(1) SCOTTISH PROPERTY (2) National Treasures Worth Rescuing from the Rubble

Daily Mail (London), May 23, 1997 | Go to article overview

(1) SCOTTISH PROPERTY (2) National Treasures Worth Rescuing from the Rubble


Byline: JENNY SHIELDS

A PRINCELY stable block,

Italianate swimming baths, Georgian mansion and a thatched cottage all have something in common - they are some of Scotland's architectural gems in danger of being lost.

Each is listed in the latest Buildings at Risk bulletin from the Scottish Civic Trust which aims to marry would-be restorers with buildings in need of rescue.

According to the trust there are more than 2,000 properties both grand and humble at risk. Conditions vary from fair to ruinous and, although many of the properties are for sale, some owners are stubbornly unwilling to sell.

Among those currently on the market are The Stables at Pitfour, Aberdeenshire. They were designed in 1820 by John Smith, who was also the architect for Pitfour House. An impressive, two storey U-shaped building, the entrance has a large carriage arch, topped with a slender wooden cupola with a domed copper roof.

This B-listed property, which is dilapidated and appears unused, is for sale at offers around [pounds sterling]70,000.

A much more modestly priced property, which again could be turned into a lovely family home, is Auchindoun Mill near Dufftown, Morayshire. This mid 19th-century, L-plan mill was the site of a busy illicit distillery in Edwardian times. The owners are looking for offers of [pounds sterling]12,000.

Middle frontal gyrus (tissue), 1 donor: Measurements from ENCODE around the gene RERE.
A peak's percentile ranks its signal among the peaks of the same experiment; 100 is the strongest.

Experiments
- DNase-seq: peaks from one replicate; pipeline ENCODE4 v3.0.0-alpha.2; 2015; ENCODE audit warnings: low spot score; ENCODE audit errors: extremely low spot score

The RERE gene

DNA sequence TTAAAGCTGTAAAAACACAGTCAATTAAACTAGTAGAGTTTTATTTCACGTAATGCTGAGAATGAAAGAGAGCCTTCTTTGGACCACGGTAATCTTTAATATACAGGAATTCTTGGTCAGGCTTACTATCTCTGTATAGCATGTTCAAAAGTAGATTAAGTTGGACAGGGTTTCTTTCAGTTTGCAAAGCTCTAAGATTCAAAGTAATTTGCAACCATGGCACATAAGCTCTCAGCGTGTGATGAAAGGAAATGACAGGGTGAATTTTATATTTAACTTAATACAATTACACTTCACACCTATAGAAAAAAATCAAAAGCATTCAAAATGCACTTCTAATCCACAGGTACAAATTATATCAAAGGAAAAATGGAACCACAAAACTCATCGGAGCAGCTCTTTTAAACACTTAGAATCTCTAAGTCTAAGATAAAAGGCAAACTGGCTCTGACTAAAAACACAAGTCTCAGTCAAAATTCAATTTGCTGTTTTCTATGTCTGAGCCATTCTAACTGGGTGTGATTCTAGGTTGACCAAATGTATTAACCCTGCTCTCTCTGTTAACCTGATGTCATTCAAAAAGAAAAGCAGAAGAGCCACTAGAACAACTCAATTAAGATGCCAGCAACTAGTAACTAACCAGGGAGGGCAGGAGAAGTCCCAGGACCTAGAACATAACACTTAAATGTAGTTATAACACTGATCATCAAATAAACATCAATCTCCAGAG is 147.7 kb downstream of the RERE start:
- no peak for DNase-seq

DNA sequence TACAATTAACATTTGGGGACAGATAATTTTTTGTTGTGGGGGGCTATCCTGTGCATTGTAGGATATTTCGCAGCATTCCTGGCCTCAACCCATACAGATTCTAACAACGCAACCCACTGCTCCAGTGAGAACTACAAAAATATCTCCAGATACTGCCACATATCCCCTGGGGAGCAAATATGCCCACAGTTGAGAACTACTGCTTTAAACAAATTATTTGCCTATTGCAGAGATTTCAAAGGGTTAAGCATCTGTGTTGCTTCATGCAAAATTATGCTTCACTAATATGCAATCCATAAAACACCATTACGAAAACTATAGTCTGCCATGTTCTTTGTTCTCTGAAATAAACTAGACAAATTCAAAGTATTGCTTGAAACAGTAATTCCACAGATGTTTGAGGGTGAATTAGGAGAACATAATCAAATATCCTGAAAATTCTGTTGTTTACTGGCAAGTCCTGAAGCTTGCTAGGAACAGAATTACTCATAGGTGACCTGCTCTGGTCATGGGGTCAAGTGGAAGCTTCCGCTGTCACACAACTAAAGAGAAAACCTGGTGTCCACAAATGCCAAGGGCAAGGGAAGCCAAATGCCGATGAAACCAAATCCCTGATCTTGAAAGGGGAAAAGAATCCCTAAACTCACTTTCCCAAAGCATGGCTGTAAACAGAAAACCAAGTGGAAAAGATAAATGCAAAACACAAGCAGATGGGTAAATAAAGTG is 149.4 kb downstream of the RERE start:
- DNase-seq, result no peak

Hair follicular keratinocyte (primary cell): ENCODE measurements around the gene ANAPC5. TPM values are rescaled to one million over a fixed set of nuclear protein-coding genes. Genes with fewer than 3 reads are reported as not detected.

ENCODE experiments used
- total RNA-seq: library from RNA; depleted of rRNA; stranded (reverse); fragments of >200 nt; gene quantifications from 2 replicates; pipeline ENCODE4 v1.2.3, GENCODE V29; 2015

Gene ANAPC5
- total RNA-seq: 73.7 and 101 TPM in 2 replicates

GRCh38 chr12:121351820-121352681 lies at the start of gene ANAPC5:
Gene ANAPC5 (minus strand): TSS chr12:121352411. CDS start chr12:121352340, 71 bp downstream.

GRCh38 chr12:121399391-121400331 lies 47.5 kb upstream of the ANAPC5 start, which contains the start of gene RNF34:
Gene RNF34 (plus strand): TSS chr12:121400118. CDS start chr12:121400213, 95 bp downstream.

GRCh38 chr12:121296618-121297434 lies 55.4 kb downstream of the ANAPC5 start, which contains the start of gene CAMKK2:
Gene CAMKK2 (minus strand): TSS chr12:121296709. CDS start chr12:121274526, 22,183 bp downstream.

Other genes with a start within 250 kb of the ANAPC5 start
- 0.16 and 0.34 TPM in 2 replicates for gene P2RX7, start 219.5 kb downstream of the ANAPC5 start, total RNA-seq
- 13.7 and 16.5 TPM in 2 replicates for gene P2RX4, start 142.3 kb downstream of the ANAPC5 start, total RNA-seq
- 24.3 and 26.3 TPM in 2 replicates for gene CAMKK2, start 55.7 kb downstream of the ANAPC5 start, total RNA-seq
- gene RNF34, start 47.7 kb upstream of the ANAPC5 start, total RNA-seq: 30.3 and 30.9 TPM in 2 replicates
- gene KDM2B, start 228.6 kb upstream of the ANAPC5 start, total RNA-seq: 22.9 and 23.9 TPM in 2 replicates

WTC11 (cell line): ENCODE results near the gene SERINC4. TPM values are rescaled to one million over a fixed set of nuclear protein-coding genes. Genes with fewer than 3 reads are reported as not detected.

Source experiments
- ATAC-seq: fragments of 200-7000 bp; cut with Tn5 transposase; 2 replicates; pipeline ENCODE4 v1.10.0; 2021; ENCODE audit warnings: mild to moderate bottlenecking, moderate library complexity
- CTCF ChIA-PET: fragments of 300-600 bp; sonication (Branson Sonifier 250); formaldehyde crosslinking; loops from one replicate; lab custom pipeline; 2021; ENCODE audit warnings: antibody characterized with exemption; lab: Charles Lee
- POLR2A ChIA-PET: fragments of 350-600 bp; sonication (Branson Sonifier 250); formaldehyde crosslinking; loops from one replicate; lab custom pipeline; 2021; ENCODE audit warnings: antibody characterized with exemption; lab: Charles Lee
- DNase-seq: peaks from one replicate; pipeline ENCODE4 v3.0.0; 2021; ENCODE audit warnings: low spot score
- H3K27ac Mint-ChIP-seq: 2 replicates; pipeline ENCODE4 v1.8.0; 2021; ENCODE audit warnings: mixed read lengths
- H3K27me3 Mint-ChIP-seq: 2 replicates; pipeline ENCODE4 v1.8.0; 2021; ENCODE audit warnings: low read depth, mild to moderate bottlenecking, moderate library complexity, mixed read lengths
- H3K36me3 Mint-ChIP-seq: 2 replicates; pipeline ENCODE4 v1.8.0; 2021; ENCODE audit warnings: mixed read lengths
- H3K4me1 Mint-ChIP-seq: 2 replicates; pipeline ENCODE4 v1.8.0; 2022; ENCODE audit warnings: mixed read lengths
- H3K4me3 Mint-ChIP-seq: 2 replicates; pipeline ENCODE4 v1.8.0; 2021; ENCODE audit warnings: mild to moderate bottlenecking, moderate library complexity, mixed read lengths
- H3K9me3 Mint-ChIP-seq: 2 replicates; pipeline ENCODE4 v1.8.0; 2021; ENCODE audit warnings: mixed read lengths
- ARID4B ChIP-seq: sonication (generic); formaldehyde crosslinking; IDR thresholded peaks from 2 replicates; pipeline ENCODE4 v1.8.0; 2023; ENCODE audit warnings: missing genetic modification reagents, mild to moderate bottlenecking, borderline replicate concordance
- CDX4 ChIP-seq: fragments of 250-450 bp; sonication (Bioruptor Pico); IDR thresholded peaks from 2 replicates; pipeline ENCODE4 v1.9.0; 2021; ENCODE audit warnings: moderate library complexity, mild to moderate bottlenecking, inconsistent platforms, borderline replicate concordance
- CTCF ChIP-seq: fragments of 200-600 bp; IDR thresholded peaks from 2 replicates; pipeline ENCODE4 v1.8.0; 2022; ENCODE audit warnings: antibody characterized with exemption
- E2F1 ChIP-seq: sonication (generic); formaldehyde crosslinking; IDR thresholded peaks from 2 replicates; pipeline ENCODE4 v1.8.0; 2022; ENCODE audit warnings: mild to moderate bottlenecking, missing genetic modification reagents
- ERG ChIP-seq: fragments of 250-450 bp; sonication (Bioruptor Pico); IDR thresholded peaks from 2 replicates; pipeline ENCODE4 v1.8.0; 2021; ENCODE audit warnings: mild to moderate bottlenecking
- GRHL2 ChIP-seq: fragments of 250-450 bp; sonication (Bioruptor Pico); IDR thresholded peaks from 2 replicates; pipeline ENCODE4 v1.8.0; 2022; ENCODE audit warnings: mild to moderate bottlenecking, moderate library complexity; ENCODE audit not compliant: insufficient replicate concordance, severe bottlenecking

The Scottish Civic Trust has lots of churches on its books and several manses including one long-abandoned house at Kirkpatrick-Juxta near Beattock, Dumfriesshire. Dating from 1736, or maybe even earlier, this C-listed property is now in a poor state, having been used as a barn for many years.

A classic, two-storey rubble-built house, it has a couple of outbuildings and full planning consent to return it to residential use. The owners seek offers of around [pounds sterling]35,000.

Blackburn House at Livingston is a Georgian house which, despite its poor condition, boasts some fine wood and plaster work and delicate rococo ceilings in two of the principal rooms. Unused and boarded up, it could be transformed into a family home. B-listed, it is open to offers.

SCAR IS an early 19th-century mansion on Sanday in the Orkneys and was once the seat of the Traill family.

This B-listed two-and-a-half storey house, which has a flagstone roof and various wings, is in a fair condition at present, according to the trust, but it is steadily worsening and extensive renovation is required.

Nonetheless, it could make a large and substantial home for someone wanting to live in such a beautiful, though remote, location.

The owners are looking for offers around [pounds sterling]25,000.

Largo House at picturesque Upper Largo in Fife was an important mansion built in 1750 but today it is a roofless shell, yet still has an imposing air about it.

The walled garden, early 19th-century coach house and stables are in a similar sorry state.

However the owner might be prepared to consider selling or leasing the property which stands on an escarpment overlooking the North Sea.

More details of these and other properties can be obtained from the Scottish Civic Trust in Glasgow.

Quality woven deep in valley of lace

THE SOLID, respectable

houses of the Ayrshire valley towns of Newmilns and Darvel are a reminder of an illustrious past.

In the 19th-century textile mills - famed for their decorative lace - flourished and their prosperous owners built comfortable family homes for themselves. …

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